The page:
That leaves branding. Samsung remains a strong brand, especially among Android fans.
At the launch in Singapore and the press conferences after the launch there was talk of promotional campaigns that will boost Huawei’s profile in South-East Asia. We can expect similar here.
Within hours of the launch Huawei’s P8 advertising was noticeable on the Singapore metro system and at Changi Airport.
Huawei’s trump card in the tussle with Samsung is its lead in cellular networks. Yu says: “Our infrastructure business means can can be the first to support new standards when they emerge. We know how to build phones that support the latest technologies. We can make them run at higher speeds and lower latency”.
Away from engineering, Huawei’s close relationship with carriers gives it an advantage. In New Zealand the company has either built or is building networks for Spark and 2degrees.
Yu says carrier relationships help Huawei build better phones. They also help get phones into customer’s hands.
He says Huawei plans to get to the market top spot purely on organic growth. While Yu says he expects most other smartphone brands to disappear in the next three to five years — “globally only three or four brands will survive” — he isn’t in a hurry to buy their assets.
Last year Huawei’s consumer division, that’s the part of the company making phones, had revenue of US$12.2 billion. The goal is to reach US$16 billion this year — Yu says Huawei is on target. He wants that number to reach US$50 billion in four years.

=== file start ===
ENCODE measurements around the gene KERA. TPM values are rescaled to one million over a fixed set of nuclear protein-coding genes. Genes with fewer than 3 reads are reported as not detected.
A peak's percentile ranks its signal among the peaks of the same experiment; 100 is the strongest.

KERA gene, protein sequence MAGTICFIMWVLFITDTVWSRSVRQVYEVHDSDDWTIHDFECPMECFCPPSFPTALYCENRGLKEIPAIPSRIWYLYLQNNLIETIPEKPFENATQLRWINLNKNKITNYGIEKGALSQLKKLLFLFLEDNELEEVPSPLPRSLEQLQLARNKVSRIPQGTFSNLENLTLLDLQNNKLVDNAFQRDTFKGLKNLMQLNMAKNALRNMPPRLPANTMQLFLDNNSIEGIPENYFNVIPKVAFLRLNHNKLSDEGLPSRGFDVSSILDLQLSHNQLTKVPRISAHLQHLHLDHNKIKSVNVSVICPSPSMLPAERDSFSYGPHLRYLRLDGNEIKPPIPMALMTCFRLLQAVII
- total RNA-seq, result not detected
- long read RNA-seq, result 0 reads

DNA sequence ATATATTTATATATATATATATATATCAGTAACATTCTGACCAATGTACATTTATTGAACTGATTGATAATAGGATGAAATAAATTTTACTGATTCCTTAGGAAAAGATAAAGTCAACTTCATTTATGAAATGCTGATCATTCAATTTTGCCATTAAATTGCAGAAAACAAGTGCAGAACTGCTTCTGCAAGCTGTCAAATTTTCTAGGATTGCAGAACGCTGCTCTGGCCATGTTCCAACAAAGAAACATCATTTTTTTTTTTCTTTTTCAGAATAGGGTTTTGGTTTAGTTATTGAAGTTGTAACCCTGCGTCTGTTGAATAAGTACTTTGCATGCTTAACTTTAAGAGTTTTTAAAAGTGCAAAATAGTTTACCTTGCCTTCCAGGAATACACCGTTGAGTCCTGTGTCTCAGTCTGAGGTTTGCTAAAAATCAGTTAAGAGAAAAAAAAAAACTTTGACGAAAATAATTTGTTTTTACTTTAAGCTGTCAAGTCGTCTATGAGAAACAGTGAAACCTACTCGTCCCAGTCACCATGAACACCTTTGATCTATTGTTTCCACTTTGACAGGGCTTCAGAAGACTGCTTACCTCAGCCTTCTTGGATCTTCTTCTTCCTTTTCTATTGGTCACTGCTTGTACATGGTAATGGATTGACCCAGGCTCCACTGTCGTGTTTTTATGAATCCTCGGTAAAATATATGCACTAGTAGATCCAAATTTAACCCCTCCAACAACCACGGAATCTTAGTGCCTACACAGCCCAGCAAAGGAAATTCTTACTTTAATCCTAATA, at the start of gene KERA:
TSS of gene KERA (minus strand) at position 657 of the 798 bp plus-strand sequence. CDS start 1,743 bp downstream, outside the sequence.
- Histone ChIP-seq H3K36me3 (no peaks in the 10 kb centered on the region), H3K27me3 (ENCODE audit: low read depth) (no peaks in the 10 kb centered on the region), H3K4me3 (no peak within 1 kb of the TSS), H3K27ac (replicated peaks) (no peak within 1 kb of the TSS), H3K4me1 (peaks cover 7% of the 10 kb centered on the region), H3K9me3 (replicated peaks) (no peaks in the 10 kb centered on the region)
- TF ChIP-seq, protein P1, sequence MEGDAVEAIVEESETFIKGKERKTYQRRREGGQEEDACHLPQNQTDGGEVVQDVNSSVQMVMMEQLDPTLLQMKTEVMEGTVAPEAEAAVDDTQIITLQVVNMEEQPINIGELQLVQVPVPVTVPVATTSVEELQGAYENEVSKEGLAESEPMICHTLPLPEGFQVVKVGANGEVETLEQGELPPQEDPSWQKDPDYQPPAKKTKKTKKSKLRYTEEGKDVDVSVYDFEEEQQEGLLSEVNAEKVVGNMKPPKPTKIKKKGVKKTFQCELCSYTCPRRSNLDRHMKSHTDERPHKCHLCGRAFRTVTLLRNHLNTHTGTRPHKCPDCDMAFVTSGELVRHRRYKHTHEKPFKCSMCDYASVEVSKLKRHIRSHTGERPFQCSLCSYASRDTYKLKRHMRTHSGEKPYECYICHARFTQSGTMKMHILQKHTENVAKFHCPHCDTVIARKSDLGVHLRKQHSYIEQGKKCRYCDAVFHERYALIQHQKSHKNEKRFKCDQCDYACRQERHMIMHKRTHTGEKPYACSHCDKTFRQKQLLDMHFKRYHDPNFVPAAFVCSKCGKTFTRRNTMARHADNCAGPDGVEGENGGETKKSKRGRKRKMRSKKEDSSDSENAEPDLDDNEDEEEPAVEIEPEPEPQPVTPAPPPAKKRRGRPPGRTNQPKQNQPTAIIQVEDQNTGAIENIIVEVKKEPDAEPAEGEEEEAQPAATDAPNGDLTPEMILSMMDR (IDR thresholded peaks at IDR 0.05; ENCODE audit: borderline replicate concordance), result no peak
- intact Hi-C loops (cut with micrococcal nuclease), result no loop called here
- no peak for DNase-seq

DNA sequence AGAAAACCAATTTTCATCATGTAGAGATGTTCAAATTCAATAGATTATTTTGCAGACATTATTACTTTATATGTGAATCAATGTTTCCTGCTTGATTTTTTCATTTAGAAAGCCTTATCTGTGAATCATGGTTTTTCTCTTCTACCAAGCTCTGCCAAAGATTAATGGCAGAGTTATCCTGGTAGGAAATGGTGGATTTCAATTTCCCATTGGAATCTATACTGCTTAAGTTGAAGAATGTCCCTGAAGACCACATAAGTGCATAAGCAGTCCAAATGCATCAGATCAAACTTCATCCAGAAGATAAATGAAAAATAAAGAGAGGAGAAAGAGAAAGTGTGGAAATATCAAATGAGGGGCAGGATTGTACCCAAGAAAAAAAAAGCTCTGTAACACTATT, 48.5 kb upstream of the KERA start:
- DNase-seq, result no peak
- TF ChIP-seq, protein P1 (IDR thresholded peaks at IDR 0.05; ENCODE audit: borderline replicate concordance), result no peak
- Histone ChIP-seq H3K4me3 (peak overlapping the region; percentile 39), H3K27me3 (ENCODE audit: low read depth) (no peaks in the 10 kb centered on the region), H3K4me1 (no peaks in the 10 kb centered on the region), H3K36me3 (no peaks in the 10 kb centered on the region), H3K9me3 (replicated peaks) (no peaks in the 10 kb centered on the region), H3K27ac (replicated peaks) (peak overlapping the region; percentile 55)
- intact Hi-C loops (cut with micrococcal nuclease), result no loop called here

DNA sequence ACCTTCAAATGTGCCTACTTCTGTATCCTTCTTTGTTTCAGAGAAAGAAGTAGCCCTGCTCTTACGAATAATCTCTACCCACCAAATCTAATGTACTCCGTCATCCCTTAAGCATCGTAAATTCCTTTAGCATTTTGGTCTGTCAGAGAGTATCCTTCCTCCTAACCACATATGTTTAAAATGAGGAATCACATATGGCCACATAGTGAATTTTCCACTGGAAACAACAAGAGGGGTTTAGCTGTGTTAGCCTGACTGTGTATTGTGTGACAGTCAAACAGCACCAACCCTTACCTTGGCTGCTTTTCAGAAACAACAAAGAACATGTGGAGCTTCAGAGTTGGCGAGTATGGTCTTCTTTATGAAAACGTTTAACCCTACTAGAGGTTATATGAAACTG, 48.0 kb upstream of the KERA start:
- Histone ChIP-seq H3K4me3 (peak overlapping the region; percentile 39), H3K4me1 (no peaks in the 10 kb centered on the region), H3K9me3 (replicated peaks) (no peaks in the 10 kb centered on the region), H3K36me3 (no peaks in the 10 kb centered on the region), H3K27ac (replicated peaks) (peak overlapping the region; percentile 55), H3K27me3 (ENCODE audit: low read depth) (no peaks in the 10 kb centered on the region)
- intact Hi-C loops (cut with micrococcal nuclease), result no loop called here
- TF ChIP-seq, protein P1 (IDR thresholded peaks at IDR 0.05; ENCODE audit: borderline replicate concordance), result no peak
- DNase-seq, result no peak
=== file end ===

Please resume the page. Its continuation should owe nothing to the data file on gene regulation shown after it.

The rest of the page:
Yu’s audacious Huawei ambition
If Yu’s consumer division follows the growth plan he has mapped out, it will soon become the dominant part of Huawei.
That will change the nature of Huawei. Its core business, telecommunications network hardware, is now at saturation point. After years of expansion any future growth is likely to be sluggish in comparison.
Huawei also has an enterprise information technology division. It’s still small but the overall IT market dwarfs the telecommunications network market. In 2013 the enterprise division accounted for just US$1 billion of Huawei’s total revenue of US$39 billion.
Huawei has an important advantage over its rivals in the network equipment, enterprise IT and smartphone markets. Unlike most other companies it is privately held, the shares are mainly owned by employees.
This means it doesn’t have to chase quarterly targets. Instead it can plan and invest for the long-term. At Huawei there’s a huge emphasis on research and development with up to 15 percent of revenues reinvested.
The company has already proved it knows how to focus on price, quality and customer service in the telecommunications hardware business. It has a patience and a maturity that’s rare in the flash-in-the-pan gadget world.
Huawei has already taken on and beaten the network equipment makers. It has the confidence to go head-to-head with the likes of Cisco, HP and IBM. In comparison tackling Samsung to win the Android phone crown doesn’t seem over ambitious.